Caveat emptor -- buyer beware!
States that don't require a disclosure statement go by the "Caveat Emptor" rule – also known as "Buyer Beware!" Basically, this places all the responsibility on the buyer to inspect every single thing in the home and on the property, as well as research invisible issues such as disputes with neighbors or hidden unpermitted work.
Interestingly, whatever a state's laws might be, there are always opportunities for things to slip through the cracks -- and the required elements of disclosures don't always align with a state's known problems. For example, in Florida, pest infestation history disclosures are required, but past flooding to the property does not need to be disclosed. (This is particularly ironic because so much of Florida is designated as a flood hazard area and special flood insurance is required.) Florida isn't alone in this either -- according to the National Resources Defense Council, 21 states do not require adequate flood risk disclosure.
What's the difference between a disclosure statement and an inspection?
A home inspection is conducted by a professional inspector hired by the buyer. The information that the inspector finds is given directly to the buyer. Like a disclosure form, the inspection form encompasses an exhaustive list of features to be checked, but unlike a disclosure, it does not cover invisible issues such as municipal assessments, existing liens, deed restrictions, moneys owed to the HOA.
How to check the facts behind a real estate disclosure statement
Between inspections, optional specialized inspections, appraisals, and title searches, there are ample opportunities to cross-check almost everything on a disclosure statement. For example, if there's faulty electrical wiring that causes some receptacles or switches to not work, an inspector will find the flaws first. If the disclosure statement doesn't fully explain the issue and the seller doesn't make necessary repairs, an appraiser will likely find the same flaws a couple of weeks later and investigate them in even more detail.
As another example, if a buyer notices possible concealed unpermitted work and does not receive any information on it in the disclosure, they can go to the city's building department and request to pull past permits. If they don't find anything about the work in those records, they might mention it to their lender who can ask the appraiser to take an extra-close look at that part of the structure.
Most information related to liens, judgments, and other legal actions will come up during the title search and need to be cleaned before the transaction can go through.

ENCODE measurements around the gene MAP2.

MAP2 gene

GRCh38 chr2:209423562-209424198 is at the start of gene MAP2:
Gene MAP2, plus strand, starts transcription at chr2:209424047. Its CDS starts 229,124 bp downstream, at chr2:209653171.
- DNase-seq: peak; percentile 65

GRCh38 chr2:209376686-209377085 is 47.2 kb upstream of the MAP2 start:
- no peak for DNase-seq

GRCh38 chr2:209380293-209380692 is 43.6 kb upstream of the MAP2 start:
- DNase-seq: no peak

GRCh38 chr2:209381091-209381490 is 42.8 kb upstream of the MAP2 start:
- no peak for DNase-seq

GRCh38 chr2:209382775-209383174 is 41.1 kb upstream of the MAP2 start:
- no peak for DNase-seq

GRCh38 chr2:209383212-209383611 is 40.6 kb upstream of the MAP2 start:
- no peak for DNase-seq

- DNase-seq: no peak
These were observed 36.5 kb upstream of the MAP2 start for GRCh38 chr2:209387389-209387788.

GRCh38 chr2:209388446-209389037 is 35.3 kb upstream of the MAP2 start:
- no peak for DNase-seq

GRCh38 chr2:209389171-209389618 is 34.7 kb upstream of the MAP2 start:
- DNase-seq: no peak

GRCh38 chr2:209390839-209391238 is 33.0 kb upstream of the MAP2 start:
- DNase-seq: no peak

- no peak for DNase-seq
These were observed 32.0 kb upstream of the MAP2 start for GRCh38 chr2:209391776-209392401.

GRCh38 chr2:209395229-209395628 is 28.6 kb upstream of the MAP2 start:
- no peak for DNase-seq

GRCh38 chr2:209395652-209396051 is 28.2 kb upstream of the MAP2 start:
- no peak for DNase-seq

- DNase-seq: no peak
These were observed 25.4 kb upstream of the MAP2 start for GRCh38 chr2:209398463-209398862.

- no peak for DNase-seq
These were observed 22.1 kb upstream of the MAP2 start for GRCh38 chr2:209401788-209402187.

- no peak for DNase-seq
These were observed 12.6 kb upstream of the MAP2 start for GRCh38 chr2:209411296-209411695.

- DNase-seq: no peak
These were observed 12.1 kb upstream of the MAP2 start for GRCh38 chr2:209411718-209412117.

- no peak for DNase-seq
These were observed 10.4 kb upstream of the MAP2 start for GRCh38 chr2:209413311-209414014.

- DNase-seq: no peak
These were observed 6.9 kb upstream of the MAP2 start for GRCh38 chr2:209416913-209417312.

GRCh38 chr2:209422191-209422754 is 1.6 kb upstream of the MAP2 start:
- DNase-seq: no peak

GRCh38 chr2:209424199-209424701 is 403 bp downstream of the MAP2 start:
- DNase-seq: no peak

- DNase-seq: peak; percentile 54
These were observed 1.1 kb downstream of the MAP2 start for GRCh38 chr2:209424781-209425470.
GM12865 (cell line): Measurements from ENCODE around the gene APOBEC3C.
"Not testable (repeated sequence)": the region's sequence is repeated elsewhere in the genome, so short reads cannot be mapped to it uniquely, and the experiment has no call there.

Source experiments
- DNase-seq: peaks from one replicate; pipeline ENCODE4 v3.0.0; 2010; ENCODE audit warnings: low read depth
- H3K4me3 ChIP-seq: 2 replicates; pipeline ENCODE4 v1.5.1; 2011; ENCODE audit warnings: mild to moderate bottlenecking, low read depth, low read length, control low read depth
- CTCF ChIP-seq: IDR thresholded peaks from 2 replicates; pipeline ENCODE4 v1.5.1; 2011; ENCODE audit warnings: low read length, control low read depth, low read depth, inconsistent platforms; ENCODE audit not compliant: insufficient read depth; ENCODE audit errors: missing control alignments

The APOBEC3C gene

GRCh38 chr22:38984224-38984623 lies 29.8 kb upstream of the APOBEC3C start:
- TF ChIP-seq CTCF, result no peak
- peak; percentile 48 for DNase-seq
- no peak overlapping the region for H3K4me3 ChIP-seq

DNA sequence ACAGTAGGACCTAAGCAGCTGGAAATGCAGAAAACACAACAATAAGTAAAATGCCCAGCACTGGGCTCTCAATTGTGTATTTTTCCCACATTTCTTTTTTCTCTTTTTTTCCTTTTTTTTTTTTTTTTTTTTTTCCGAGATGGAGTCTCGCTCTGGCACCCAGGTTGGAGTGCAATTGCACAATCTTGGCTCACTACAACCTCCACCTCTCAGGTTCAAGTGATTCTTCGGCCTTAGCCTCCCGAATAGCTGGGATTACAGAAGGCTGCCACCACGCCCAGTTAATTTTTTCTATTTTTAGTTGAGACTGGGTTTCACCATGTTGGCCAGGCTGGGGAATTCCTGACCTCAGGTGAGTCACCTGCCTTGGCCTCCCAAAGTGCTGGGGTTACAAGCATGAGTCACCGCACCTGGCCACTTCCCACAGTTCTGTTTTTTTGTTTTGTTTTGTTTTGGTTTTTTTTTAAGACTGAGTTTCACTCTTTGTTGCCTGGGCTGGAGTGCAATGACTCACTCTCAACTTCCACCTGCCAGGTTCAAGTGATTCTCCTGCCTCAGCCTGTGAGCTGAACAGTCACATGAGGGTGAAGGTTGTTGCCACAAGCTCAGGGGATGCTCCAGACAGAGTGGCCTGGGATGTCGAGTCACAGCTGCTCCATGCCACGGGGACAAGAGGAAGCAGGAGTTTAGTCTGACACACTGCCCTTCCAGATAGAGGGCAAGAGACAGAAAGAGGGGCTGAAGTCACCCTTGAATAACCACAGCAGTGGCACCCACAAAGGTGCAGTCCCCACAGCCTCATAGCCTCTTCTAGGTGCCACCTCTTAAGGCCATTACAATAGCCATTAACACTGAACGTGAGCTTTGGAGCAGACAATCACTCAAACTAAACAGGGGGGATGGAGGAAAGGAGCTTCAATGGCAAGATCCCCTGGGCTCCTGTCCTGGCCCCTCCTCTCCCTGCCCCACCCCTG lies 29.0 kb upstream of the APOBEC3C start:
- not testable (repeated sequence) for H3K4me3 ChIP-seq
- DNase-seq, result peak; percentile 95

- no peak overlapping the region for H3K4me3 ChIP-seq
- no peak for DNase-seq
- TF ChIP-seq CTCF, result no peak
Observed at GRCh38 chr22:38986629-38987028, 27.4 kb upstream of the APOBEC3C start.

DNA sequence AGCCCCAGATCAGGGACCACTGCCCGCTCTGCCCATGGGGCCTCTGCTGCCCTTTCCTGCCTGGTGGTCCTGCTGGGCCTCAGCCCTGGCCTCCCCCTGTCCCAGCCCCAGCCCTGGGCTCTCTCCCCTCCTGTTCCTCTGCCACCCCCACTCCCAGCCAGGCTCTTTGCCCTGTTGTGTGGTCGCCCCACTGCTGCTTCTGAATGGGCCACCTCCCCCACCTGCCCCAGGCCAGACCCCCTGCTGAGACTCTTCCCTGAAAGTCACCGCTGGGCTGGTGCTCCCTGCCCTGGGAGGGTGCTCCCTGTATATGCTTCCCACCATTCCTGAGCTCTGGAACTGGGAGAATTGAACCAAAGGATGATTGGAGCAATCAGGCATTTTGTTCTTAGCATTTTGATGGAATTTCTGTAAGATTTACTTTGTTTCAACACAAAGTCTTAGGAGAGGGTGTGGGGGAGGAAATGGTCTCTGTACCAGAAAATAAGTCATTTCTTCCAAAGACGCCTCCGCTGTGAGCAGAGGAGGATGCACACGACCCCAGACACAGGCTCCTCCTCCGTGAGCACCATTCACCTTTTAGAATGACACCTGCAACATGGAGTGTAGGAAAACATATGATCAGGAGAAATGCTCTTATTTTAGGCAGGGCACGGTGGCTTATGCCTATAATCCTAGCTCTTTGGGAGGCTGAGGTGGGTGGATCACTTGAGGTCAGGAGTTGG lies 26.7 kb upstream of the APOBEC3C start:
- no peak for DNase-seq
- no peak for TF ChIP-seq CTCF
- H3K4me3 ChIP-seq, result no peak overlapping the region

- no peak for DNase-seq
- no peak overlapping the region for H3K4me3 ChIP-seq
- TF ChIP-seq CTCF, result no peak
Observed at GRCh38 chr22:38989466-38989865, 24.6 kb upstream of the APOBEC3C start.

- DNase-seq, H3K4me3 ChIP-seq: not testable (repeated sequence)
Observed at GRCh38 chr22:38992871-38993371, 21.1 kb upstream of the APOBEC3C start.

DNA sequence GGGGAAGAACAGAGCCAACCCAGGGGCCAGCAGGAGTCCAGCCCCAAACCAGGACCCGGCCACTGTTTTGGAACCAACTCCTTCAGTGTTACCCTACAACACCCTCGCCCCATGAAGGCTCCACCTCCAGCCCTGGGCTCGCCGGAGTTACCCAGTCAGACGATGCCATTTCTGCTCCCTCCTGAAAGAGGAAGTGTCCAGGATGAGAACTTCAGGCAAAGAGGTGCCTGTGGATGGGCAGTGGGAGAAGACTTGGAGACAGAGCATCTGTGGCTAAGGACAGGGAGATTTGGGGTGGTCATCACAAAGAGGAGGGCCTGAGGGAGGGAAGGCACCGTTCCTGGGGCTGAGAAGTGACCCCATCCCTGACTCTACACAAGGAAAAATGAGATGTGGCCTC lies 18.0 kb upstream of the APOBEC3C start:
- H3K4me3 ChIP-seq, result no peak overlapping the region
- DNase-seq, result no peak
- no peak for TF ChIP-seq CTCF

What if something is forgotten on a disclosure?
If you're a seller trying to figure out how exhaustive your disclosure statement needs to be, the prevailing wisdom is, "When in doubt, disclose! Full disclosure is better than partial." Since a disclosure statement is a legally binding document, lies -- even by omission -- have the potential to be extremely damaging and expensive if something you left off causes problems further down the line.
If you're a buyer and you're worried, you can always be extra vigilant by getting specialized inspections (septic tank, roof, mold, and plumbing inspections are just a few of the common ones).
You can also ask your real estate attorney to add clauses in the contract, such as requiring sellers to resolve any code violations prior to closing. This one is specifically designed to protect against undisclosed unpermitted work. If it is discovered (even a few years after the sale closes) and causes problems for the new owner, the former owner will be legally liable whether the omission was accidental or intentional.
The disclosure statement is important to buyer and seller alike
While nobody expects real estate transactions to always sail along under best-faith terms, nobody wants the worst-case scenario, either. No one wants a sale to fall apart ... and even more than that, no one wants a lawsuit three years down the road. With that being the case, and especially given the level of due diligence a buyer can undertake through third-party professionals, it behooves the seller to be proactive and forthcoming with their real estate disclosure statement. Some sellers even create them together with a building inspector to be extra thorough. This isn't just being over-cautious; it allows the seller to get ahead of any issues and correct problems before the buyer ever encounters them.